In most families, there is one person who handles the finances and paperwork. What would happen if that individual were suddenly in an accident? Does anyone else know where to find the deed to the house, the title to the cars or the insurance policies?
This is especially a problem when an elderly individual is living alone. Do you know where your elderly parents keep their documents? Do you know details about assets they own?
Here is a simple way you can be prepared for life-changing events in your family. Get a sturdy binder and some page protectors. Gather the following information and put each document in a page protector. For added convenience, add a table of contents to the beginning or add tabs to categorize the documents.
Bank accounts – Insert a copy of the front page of a statement from each bank account showing the name of the bank and the account number. Be sure to include checking, savings, money market and CD accounts.
Investments – Insert a complete copy of a year-end statement from each of your brokerage accounts. Don’t forget IRA, 401k and other retirement accounts.
Deed to house – Put a note in the file indicating where you keep the deed to the house and other real estate.
Mortgage and loans – Insert a copy of a mortgage statement and other outstanding loan or credit card statements.
Titles to vehicles – Indicate clearly where you keep the titles.
Insurance Policies – Be sure to include identifying information on life, medical, disability, vehicle, homeowners, etc. You need policy numbers, owner, beneficiary and insured details.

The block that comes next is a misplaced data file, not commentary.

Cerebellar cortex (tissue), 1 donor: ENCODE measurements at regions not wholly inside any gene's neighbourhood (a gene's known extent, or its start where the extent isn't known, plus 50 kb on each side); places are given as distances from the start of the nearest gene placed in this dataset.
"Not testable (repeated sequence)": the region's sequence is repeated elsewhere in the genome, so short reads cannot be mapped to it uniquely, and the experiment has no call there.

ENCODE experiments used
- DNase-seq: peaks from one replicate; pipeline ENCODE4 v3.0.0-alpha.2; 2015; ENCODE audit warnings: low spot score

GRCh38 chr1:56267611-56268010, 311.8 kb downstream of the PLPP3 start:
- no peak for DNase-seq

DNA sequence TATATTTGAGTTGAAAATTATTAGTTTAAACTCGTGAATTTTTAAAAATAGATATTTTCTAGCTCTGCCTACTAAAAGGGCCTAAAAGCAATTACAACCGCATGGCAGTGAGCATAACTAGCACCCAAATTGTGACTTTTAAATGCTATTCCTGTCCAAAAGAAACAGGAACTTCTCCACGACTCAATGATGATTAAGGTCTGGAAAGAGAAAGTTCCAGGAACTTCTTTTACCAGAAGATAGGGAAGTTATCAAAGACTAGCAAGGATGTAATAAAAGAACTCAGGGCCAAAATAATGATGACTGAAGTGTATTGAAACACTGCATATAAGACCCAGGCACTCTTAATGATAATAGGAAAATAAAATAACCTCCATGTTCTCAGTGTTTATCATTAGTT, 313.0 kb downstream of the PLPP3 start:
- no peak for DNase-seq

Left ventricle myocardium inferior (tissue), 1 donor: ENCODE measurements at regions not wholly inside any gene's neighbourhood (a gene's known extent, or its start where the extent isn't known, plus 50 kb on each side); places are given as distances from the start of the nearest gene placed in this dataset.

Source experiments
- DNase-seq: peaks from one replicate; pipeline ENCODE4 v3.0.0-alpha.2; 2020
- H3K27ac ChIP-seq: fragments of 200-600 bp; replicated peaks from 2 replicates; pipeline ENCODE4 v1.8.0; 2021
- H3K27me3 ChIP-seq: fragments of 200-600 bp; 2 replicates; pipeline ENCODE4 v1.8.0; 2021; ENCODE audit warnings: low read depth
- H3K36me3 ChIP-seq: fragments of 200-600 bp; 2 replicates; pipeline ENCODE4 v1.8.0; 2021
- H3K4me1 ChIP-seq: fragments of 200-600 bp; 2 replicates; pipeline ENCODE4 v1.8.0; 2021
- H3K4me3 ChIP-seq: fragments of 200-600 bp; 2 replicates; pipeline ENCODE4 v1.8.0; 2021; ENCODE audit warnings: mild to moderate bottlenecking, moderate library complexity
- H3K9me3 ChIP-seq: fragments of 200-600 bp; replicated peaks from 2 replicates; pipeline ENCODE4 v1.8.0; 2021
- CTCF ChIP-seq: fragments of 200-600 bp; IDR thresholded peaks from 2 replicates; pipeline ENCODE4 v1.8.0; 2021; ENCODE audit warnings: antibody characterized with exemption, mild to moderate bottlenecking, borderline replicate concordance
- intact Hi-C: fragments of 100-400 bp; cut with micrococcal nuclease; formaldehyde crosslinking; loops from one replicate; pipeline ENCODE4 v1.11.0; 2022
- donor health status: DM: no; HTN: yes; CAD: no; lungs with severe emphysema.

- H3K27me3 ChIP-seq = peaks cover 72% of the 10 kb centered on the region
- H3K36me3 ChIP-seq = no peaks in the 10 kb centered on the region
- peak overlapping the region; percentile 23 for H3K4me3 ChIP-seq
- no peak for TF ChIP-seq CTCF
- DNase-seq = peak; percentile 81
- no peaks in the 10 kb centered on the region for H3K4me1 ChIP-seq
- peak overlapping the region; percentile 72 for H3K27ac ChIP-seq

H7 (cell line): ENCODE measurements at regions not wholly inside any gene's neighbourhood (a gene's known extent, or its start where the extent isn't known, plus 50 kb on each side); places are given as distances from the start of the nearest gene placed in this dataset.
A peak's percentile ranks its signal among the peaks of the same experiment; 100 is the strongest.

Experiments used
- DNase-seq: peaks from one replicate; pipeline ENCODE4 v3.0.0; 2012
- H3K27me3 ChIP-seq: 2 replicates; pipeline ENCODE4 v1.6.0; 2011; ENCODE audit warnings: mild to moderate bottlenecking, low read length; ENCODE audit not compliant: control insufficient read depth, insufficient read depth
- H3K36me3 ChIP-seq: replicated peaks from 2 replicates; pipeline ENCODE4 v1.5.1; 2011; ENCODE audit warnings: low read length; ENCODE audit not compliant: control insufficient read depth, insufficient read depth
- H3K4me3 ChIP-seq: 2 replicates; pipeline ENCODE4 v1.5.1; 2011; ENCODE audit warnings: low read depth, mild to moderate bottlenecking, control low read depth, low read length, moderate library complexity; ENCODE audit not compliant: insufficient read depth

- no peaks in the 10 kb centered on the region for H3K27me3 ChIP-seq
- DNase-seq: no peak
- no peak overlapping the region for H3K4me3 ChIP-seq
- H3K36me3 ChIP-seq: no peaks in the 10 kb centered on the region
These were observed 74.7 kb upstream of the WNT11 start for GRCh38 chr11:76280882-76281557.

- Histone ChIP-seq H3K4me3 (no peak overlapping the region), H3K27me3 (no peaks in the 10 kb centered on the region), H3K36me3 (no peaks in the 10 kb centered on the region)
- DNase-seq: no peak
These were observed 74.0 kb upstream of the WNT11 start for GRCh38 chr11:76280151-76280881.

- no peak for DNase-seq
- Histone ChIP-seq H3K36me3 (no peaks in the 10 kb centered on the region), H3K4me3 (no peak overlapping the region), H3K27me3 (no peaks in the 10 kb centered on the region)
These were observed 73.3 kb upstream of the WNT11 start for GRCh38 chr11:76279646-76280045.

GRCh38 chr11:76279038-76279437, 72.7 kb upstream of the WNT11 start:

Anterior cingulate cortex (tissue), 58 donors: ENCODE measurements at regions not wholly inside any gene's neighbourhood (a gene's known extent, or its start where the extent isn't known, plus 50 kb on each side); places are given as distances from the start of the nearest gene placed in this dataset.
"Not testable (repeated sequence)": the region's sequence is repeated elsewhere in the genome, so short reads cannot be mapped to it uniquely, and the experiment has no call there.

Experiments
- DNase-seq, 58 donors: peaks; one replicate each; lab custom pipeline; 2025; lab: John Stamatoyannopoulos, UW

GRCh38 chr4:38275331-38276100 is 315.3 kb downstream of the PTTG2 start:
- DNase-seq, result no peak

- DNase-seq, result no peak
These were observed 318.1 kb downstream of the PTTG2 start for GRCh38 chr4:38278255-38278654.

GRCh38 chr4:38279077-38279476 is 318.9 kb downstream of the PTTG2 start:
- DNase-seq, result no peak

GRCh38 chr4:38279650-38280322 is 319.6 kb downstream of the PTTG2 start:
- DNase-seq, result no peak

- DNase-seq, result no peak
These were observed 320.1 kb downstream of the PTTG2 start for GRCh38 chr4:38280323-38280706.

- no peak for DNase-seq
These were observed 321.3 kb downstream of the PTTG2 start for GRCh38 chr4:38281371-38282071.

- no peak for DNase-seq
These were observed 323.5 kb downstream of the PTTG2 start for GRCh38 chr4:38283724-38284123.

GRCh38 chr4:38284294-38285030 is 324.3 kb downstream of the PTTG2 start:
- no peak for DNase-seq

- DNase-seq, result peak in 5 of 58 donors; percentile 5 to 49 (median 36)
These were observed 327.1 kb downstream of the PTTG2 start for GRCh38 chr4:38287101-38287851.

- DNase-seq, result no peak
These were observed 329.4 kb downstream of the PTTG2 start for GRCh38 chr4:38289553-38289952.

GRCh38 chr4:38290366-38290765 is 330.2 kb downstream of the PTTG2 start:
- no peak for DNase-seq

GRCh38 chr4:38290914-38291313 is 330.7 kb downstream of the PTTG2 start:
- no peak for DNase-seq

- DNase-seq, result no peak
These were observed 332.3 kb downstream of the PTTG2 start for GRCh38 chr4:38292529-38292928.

Passwords – How would your heirs ever figure them out?
Advisors – Include a list of your advisors and their business cards. This would include your accountant, attorney, banker, financial advisor, insurance agent and other contacts that would be helpful to your family. This list could be the most valuable part of your notebook.
Other Assets – Identify any other important assets and include the information that will assist your executor.
When you are done, photocopy or scan everything and keep the copy in another safe, secure location.
This binder is no substitute for a will and living trust! You need one, and it should be revised every five years.
Review the notebook annually and update for any changes. A little time spent now could save much time and frustration later. Preparing now can give everyone a greater sense of peace and security.
Ronda Gardner, CPA is a senior tax consultant at Hawkins Cloward & Simister, one of Utah’s largest independent accounting firms. She is a past president of the local chapter of the Utah Association of CPAs and currently serves on the board of the Utah Valley Estate Planning Council. She and other CPAs may be reached at 801-224-1900 to schedule an appointment for an estate planning review.
This article should not be construed as tax or legal advice from Bank of American Fork. Please seek tax or legal advice from a qualified tax professional or attorney.